The flow of technology to India has been comparatively limited because of the type of industrial development strategy. Upto July 1991, India was following a very restrictive policy towards foreign technology. Import of technology was considered on merits if substantial exports were guaranteed over a period of 5 to 10 years and if there were reasonable proposals for such exports. Technical collaborations were to be considered on the basis of annual royalty payments which were linked with the value of actual production. The percentage of royalty was dependent on the nature of technology.
Whenever possible the payment of fixed amount of royalty per unit of production was preferred. Royalty payments were limited to a period of 5 years. In the eighties India entered into a large number of technology collaboration agreements. It was considered that the government should take active measures to facilitate the transfer of technology. In the pre-liberalization era, technology agreements needed prior approval.
On 24th July 1991, the Government of India liberalized its policy. The industrial policy statement emphasized that there is a great need for promoting an industrial environment where the acquisition of technological capability receives priority. Towards that end, government interference with commercial technology relationships of Indian entrepreneurs with foreign technology suppliers was unnecessary. As viewed by the government, in the fast changing world of technology the relationship between the suppliers and users of technology must be a continuous one whereas governmental interference on a case-to-case basis involved in ordinate delays and fastened uncertainty. The Indian entrepreneur had come of age and no longer needed bureaucratic clearances of technology relationships.
Thus, Indian companies will hereafter, be free to negotiate the terms of technology transfer with their foreign counterparts according to their own commercial judgement within the specified parameters. This is expected to induce industry to develop indigenous competence for the efficient absorption of foreign technology and invest more in research and development (R&D) due to greater competitive pressure. The New Industrial Policy has allowed import of technology with automatic approval. Technology agreements do not need prior approval. Following are the important provisions of government policy regarding foreign technology agreements:
- Automatic permission will be given for foreign technology agreements in high priority industries upto a lump-sum payment of Rs. 1 crore, 5% royalty for domestic sales and 8% for exports, subject to total payments of 8% of sales over a 10 years period from date of agreement or 7 years from commencement of production. The prescribed royalty rates are net of taxes and will be calculated according to standard procedures.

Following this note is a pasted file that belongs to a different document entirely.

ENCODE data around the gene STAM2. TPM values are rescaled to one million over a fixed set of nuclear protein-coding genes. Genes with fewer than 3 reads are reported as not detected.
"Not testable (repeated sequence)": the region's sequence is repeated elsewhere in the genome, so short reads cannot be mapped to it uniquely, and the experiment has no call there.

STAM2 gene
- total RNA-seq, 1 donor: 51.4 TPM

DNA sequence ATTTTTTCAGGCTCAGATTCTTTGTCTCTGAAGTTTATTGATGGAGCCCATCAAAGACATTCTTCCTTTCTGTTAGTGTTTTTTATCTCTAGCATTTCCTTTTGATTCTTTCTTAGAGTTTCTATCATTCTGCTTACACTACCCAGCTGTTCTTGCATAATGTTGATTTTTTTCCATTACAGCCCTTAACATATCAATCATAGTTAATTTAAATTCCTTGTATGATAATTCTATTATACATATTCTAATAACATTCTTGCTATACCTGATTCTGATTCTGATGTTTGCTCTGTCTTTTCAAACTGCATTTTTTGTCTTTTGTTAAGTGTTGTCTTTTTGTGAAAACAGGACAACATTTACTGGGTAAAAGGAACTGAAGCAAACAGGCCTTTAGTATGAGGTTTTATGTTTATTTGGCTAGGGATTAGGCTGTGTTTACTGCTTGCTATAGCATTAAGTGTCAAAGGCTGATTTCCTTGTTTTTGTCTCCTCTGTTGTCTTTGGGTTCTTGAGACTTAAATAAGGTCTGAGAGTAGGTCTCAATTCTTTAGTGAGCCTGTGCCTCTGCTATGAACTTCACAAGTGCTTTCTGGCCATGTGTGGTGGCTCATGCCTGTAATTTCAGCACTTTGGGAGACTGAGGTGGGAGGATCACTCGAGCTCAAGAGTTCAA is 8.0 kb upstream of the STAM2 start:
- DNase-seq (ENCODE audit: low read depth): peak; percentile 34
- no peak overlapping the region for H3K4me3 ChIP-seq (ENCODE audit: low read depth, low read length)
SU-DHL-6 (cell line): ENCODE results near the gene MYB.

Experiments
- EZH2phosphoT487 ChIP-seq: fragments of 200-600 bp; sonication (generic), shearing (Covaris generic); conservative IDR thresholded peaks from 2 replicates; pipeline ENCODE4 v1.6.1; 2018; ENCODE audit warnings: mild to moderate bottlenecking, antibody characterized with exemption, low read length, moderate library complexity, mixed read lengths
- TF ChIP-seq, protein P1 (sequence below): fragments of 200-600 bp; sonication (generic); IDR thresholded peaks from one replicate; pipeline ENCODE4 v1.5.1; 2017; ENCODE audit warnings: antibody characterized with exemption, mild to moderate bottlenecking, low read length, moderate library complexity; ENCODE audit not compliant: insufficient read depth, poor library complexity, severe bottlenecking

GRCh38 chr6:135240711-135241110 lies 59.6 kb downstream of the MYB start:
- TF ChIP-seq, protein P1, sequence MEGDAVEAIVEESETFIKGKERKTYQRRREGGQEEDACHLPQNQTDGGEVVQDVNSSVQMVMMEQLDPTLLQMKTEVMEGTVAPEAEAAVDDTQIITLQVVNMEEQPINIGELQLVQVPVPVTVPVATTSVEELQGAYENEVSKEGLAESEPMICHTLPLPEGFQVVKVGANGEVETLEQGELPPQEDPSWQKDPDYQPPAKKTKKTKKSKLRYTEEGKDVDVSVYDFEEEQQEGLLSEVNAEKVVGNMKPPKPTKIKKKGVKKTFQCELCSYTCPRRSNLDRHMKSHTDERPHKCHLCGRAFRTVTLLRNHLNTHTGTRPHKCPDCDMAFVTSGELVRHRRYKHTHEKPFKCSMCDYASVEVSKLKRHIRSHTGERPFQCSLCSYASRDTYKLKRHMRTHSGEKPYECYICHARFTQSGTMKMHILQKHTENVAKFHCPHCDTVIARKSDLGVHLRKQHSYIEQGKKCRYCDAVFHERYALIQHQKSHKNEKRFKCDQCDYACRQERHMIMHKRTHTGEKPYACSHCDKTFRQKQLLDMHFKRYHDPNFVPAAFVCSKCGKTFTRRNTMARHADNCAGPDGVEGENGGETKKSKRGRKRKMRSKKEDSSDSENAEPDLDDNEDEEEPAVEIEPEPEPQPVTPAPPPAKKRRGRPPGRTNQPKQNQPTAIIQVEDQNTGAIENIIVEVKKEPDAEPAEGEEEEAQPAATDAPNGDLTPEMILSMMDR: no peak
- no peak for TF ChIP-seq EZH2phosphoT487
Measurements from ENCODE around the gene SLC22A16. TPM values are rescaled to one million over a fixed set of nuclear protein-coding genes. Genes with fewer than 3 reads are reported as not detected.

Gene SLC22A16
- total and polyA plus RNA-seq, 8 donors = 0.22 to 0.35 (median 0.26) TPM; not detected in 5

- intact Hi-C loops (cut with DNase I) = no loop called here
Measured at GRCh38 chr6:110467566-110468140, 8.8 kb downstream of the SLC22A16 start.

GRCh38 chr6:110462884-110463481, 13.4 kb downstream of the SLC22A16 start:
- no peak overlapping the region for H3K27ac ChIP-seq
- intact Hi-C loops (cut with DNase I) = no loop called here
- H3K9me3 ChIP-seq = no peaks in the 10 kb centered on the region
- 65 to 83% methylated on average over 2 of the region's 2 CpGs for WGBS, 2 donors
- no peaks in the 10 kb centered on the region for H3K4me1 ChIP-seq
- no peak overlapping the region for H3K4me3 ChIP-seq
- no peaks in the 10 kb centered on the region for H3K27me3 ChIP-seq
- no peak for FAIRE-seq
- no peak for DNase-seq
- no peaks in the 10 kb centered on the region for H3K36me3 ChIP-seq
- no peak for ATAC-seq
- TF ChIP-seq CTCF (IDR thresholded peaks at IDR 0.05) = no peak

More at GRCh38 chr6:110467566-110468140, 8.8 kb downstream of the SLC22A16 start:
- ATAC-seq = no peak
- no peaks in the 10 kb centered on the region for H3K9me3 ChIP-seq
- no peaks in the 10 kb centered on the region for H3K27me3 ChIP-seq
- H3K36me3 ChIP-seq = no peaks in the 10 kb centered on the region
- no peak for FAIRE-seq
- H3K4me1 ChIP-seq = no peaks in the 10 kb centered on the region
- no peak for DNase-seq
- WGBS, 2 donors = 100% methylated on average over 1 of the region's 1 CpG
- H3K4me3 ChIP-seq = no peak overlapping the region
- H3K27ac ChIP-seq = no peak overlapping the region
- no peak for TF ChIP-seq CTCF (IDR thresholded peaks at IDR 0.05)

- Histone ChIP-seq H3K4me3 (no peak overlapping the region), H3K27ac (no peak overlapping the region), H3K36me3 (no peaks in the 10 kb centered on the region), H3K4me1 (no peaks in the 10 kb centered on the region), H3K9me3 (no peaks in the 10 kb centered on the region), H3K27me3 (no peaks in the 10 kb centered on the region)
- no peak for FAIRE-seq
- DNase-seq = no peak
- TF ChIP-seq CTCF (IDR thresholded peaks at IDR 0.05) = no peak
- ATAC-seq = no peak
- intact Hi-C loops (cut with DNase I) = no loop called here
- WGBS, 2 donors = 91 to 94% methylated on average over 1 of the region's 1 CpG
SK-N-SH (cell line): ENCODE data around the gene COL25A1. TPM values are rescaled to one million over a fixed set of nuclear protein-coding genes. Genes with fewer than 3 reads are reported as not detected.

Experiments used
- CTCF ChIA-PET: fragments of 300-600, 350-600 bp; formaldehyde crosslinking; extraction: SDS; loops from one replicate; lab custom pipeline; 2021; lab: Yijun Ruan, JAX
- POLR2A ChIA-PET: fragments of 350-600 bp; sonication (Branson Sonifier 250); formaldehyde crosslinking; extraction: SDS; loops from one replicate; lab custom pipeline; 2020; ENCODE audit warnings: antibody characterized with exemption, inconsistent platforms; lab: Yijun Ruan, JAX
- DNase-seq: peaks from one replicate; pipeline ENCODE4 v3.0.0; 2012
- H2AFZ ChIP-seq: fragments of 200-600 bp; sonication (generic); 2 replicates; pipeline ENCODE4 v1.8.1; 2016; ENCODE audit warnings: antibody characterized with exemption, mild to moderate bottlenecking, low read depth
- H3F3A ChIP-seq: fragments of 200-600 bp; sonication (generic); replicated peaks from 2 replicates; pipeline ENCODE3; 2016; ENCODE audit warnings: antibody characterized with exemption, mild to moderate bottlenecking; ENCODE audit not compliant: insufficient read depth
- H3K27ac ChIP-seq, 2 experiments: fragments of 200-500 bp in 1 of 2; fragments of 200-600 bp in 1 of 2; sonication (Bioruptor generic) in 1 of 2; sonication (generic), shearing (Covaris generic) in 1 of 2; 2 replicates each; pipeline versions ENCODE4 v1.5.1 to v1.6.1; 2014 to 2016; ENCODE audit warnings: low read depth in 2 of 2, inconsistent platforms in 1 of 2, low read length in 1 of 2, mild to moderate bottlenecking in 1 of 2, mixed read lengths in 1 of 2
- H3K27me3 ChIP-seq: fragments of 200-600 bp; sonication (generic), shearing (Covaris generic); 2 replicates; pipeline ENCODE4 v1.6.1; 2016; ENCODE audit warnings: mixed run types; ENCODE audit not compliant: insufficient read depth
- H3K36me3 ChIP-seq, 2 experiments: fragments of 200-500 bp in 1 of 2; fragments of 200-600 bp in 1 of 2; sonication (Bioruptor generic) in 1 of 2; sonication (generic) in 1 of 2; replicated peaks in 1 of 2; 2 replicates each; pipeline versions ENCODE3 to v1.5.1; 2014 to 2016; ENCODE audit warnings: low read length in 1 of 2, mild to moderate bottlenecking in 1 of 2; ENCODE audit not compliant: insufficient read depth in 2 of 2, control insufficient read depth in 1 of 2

- In respect of industries other than those in Annex. III, automatic permission will be given subject to the same guidelines as above if no free foreign exchange is required for any payments.
- All other proposals will need specific approval under the general procedures in force.
- No permission will be necessary for hiring of foreign technicians, foreign testing of indigenously developed technologies. Payment may be made from blanket permits or free foreign exchange according to RBI guidelines.
As a result of liberalized policy the number of technology agreements increased from 661 in the year 1991 to 982 in the year 1995. The number further decreased to 595 in 1998. The largest number of technology agreements was made with USA in the year 1998 followed by Germany, Japan and U.K. Following are the main limitations in transfer of technology to Indian firms:
- Indian firms do not make necessary homework before entering into the negotiations for transfer of technology. Effective purchase of technology can be done only when a buyer prepares sufficiently.
- Indian firms do not build a team of experts to enable the management to negotiate an effective transfer of technology agreements. They do not take recourse to design conference. Thus there is lack of teamwork.
- There is a tendency to accept restrictive business clauses. Restrictive business clauses ensure imposition by the seller on the buyer to adhere to certain practices which are obstructive ineffective functioning of buyers. Restrictive business clauses include ban on exports, area wise restrictions for exports, buying machinery and equipment from the sources specified by the seller of technology etc.
- There is no research and development effort by the Indian firms. As a result the seller of technology is not willing to provide research and development facility to the buyer. There have been a number of cases of repetitive import of technology.
- Very often there are many loopholes in the technology collaboration agreements such as lack of performance guarantee, lack of differentiation of technology from the changes of brand name and trade mark.